So then I had to decide what to do from there. That’s where I start to go down the way everybody else does. Actually, there are a lot of people who play in my tuning. It may actually be more common than the other way at this point. Like Andy McKee. He does various things, but he typically tunes the same way I do. The key bit is that first string… it’s the counter-intuitive one. You’re going up in pitch for that one, but it gives you beautiful things. For example, this C chord… you’ve got a C, G, and E harmonic. That’s a gorgeous C chord. For me, that was reason enough.
Now I’ve got G, C, B, A… and then a variety of things. For the longest time I thought, “Let’s go with another G. That’s a lot of G. Oh well.” I just started working in the occasional bass note. That’s how I started figuring out what I could do and what sounded good to me. So one thing led to another.
That’s just where I started with the tuning. I’ve changed things here and there. Now I’ve tuned the G down to an F and I’m going to change my B to a Bb, so the key of F will be great. That sounds really cool. The harp guitar gives you possibilities that you can’t do quite the same way on a regular guitar. I fell in love with it immediately.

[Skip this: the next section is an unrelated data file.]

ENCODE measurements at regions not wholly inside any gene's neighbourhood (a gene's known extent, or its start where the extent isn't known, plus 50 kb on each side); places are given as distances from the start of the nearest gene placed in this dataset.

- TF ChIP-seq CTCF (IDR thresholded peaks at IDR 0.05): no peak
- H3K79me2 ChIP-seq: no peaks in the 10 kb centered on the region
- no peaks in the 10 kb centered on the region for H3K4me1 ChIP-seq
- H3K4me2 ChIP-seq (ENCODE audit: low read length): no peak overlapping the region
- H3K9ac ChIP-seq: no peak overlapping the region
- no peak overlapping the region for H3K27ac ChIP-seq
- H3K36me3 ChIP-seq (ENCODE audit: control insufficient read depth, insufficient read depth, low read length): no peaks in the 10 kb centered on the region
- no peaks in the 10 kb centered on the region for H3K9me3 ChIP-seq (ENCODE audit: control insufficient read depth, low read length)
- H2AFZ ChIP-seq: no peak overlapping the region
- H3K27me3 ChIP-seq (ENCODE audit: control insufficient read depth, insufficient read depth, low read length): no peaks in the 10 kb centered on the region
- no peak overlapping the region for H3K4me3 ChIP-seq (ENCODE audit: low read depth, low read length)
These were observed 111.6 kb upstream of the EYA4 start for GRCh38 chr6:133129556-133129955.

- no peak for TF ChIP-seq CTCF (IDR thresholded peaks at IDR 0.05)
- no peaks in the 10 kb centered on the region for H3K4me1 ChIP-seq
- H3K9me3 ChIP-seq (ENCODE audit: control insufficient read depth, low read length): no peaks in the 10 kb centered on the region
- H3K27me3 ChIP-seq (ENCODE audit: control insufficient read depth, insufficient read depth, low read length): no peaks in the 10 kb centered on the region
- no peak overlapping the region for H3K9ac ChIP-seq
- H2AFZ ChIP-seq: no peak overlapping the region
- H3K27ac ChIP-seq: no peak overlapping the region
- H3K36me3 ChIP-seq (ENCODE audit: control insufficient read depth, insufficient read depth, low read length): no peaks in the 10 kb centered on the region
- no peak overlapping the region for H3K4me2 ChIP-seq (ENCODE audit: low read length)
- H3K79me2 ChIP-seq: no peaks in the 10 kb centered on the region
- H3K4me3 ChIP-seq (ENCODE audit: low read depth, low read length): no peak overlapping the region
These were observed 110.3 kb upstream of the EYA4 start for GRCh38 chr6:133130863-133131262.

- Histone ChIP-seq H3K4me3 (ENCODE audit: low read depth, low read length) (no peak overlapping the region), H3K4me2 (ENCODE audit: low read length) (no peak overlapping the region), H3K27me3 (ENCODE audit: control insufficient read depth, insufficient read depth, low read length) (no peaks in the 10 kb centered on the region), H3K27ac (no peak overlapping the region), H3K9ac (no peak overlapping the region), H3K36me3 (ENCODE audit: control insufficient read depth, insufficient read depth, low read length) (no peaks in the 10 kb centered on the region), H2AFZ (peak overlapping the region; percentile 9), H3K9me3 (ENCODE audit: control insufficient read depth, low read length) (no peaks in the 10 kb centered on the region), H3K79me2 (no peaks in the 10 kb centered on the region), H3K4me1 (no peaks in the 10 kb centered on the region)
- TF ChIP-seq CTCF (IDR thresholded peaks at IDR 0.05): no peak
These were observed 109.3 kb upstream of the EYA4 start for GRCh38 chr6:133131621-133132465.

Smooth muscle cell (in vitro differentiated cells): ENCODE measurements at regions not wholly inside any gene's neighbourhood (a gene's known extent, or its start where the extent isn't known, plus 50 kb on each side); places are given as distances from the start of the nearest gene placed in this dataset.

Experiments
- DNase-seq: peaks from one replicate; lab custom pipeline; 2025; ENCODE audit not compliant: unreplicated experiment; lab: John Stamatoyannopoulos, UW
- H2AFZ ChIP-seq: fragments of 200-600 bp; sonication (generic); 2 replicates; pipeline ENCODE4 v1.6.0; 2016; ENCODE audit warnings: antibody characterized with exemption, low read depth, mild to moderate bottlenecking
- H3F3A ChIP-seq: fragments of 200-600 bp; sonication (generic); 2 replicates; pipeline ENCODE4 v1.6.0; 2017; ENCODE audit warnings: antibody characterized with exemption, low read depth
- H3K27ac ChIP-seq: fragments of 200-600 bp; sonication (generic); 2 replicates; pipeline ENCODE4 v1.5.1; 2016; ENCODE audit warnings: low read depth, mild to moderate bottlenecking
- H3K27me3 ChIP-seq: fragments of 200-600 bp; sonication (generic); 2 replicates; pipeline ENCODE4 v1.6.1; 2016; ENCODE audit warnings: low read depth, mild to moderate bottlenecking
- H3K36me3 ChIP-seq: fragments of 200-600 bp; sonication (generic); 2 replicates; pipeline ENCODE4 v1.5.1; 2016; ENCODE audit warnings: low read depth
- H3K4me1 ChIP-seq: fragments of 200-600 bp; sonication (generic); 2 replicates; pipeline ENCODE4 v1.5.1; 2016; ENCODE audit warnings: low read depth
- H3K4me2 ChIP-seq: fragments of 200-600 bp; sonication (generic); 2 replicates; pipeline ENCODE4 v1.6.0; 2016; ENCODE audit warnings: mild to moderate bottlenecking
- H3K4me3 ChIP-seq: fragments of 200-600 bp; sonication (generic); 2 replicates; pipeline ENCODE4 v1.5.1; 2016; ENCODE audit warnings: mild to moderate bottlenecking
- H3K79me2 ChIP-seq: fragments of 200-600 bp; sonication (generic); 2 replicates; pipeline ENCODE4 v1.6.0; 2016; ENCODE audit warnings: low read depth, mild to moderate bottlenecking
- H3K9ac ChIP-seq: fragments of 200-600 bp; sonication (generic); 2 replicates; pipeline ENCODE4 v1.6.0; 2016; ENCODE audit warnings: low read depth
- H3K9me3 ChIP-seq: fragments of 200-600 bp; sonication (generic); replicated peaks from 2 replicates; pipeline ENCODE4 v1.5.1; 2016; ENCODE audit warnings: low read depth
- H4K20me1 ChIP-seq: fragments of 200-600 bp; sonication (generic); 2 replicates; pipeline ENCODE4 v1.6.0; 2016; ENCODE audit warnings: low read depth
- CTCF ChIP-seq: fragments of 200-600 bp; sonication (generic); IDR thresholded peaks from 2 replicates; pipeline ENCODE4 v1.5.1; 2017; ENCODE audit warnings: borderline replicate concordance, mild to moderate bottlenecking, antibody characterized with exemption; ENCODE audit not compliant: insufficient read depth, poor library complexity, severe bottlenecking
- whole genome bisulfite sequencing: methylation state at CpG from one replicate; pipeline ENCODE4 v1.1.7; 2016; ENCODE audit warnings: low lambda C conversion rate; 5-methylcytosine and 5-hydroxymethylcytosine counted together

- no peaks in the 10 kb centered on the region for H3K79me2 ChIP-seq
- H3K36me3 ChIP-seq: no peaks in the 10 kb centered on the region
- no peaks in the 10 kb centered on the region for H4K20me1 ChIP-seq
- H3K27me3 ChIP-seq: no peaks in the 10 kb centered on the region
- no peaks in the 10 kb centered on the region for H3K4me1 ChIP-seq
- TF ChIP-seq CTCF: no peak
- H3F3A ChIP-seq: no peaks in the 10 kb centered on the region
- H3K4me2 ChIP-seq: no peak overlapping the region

So, how did I start playing harp guitar? I inherited one, so I had one. At the time there were a few other harp guitar players in various parts of the country, but no one was really tuned in to harp guitar. Actually, the same year that I got my great-grandfather’s harp guitar is the same year that Michael Hedges came out with Aerial Boundaries. It’s not like Michael played a lot of harp guitar. He didn’t play that many tunes on it, but he was always photographed with one. So he was the most visible harp guitarist out there at the time. I didn’t learn any of his tunes or anything, but he had great stuff.
I basically got my own style on this thing from the get go. It’s not like I was going to copy someone else’s style… I don’t do that. But there weren’t a lot of us there. There are a lot more now. I don’t know if you know this… I started a convention for these things… the Harp Guitar Gathering.
Is that a yearly event?
It is. We’re having our 12th annual gathering this year. I’m not hosting this year. This year it’s out in Idaho. It will be the first weekend in October. Odds are that I’ll have the gathering again next year here in Connecticut. There’s a possibility of having it in North Carolina the year after that. The way it’s informally set up right now is that I’ll host it every other year. And then we go out and about the other year.
Did you know there’s a harp guitar foundation now? With an actual formal structure and everything. It’s pretty cool. That thing didn’t exist at all when I started playing. I’m kinda proud of that… that the harp guitar’s come a long way and I had a hand in that.
Check back soon for part 2 of our interview.
Stephen will be releasing 3 new recordings by the end of the year… a cd of original material with a few covers, a cd of Beatles arrangements, and a cd of original compositions for piano and cello.
For more about Stephen Bennett, check out his website http://www.harpguitar.com